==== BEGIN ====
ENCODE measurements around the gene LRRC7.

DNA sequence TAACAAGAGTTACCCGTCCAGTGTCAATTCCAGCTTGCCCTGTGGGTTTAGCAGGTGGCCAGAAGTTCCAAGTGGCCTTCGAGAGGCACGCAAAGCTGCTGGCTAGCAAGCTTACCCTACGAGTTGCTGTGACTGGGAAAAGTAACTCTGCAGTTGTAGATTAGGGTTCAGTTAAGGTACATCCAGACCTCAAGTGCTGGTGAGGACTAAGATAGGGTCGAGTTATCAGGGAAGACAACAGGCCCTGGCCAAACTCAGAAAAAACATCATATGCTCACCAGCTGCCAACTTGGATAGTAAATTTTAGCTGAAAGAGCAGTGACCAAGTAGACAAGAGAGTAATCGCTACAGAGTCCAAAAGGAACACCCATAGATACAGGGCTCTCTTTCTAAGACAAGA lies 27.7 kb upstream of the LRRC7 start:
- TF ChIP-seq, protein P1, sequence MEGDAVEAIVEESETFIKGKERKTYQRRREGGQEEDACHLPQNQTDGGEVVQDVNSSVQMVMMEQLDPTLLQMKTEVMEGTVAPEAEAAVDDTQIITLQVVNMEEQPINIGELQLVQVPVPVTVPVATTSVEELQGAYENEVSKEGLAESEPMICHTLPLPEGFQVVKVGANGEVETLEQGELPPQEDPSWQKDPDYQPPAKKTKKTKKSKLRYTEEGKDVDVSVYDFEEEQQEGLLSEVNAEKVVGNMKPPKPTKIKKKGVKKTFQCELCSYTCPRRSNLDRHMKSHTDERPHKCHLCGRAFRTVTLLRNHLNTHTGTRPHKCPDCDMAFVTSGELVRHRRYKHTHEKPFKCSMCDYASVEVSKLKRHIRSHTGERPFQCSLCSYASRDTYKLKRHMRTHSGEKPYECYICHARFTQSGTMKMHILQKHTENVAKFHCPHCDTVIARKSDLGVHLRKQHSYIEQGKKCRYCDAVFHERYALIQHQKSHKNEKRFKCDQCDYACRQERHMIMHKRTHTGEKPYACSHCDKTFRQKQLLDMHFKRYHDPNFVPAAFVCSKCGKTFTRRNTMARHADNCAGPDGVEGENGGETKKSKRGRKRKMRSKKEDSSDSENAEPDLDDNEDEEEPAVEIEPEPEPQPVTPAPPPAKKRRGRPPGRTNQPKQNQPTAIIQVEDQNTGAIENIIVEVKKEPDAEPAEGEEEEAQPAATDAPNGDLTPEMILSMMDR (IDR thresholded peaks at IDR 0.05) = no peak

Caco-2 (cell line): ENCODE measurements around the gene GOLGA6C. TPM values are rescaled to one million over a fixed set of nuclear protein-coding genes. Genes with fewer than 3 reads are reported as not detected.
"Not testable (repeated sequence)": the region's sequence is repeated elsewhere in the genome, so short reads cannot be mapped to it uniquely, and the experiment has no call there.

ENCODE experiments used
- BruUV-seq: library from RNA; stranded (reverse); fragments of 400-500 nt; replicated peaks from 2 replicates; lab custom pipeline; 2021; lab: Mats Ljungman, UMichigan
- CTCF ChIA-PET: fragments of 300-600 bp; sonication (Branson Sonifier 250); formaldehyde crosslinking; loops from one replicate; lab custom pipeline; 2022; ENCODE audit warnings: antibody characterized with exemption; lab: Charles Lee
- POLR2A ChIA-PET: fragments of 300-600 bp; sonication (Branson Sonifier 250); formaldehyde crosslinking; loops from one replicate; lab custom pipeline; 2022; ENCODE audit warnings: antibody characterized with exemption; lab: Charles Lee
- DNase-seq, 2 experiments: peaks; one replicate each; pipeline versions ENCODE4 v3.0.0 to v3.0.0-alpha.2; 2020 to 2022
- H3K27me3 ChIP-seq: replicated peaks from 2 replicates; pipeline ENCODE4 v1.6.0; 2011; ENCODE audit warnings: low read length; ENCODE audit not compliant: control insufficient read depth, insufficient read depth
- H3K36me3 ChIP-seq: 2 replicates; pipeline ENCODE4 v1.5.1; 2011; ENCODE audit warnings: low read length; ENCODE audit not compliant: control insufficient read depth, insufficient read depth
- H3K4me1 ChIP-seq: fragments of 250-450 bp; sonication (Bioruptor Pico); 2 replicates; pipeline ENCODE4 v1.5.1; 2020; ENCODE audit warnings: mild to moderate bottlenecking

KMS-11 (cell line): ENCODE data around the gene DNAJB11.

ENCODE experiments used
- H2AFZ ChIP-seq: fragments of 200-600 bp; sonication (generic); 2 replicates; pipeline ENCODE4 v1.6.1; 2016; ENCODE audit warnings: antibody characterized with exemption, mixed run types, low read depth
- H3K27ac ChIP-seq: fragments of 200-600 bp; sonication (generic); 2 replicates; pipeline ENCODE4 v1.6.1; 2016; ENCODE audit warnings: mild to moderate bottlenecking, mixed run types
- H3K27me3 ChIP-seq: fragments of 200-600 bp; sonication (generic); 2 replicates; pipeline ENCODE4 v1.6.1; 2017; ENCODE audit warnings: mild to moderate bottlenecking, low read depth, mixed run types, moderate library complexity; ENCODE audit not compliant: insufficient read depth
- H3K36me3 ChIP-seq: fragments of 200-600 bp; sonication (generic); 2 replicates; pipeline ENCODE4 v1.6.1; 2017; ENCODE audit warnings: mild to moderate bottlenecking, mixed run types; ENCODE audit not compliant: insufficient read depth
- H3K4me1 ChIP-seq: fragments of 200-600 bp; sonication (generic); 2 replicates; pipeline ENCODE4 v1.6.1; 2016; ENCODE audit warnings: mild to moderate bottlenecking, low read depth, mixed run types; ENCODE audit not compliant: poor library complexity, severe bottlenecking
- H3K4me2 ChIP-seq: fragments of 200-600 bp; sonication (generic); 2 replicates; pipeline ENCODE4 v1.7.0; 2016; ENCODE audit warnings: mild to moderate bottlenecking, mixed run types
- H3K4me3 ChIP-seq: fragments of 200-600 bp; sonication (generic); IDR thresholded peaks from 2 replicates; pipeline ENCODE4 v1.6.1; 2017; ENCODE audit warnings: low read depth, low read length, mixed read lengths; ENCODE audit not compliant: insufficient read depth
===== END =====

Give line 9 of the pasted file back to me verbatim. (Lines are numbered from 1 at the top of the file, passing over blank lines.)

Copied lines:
- POLR2A ChIA-PET: fragments of 300-600 bp; sonication (Branson Sonifier 250); formaldehyde crosslinking; loops from one replicate; lab custom pipeline; 2022; ENCODE audit warnings: antibody characterized with exemption; lab: Charles Lee